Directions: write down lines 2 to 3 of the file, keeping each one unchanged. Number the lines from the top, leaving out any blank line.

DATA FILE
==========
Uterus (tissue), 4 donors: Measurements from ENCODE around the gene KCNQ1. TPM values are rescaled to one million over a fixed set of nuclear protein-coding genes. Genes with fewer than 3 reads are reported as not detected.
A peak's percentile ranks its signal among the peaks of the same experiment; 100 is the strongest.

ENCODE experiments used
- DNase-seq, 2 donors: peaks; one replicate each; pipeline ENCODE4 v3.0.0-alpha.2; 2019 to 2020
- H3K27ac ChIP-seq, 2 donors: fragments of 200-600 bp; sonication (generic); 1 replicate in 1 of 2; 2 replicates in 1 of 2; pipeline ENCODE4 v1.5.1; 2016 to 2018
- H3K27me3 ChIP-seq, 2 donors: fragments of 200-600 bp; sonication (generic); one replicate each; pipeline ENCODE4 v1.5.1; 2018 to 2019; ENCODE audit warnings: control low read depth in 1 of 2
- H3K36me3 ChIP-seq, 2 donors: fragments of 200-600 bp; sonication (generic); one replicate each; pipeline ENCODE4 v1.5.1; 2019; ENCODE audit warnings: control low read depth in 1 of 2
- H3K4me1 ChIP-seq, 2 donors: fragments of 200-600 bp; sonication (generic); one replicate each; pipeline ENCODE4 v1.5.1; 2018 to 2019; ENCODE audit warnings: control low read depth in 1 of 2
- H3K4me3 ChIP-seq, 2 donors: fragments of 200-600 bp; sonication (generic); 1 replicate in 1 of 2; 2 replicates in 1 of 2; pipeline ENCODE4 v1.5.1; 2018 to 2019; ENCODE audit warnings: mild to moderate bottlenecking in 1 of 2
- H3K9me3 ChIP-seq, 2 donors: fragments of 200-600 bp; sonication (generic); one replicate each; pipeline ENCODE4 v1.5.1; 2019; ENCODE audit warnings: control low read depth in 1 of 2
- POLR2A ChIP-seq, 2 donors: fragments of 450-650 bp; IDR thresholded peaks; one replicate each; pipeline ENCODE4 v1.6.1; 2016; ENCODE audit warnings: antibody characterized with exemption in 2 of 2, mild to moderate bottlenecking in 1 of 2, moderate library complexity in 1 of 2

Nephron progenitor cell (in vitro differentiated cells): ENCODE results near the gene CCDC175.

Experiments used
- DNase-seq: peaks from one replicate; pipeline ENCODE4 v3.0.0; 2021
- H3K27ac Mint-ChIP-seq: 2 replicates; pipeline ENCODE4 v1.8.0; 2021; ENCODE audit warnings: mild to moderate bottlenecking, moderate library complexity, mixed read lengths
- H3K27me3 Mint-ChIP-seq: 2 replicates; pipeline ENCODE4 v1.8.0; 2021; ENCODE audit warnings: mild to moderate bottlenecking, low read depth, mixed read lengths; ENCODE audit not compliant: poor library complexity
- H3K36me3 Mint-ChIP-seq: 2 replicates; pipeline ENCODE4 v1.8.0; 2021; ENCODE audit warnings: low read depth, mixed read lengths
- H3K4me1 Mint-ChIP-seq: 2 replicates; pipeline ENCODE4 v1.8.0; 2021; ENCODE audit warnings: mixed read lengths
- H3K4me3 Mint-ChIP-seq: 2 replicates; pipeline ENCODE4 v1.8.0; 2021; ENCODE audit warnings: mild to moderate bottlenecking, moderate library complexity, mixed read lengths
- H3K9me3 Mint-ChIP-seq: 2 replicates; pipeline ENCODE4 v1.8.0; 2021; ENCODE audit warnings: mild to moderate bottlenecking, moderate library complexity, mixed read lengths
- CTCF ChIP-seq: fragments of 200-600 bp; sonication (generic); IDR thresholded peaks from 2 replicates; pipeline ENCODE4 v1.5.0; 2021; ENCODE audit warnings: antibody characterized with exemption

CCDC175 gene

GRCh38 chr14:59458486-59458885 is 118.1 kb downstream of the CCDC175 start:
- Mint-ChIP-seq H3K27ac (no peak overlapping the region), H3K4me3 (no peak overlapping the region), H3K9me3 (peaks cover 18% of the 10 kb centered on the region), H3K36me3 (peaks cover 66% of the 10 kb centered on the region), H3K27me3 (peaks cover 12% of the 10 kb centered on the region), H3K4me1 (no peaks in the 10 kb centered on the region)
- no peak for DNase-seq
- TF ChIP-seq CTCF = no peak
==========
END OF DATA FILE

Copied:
A peak's percentile ranks its signal among the peaks of the same experiment; 100 is the strongest.

ENCODE experiments used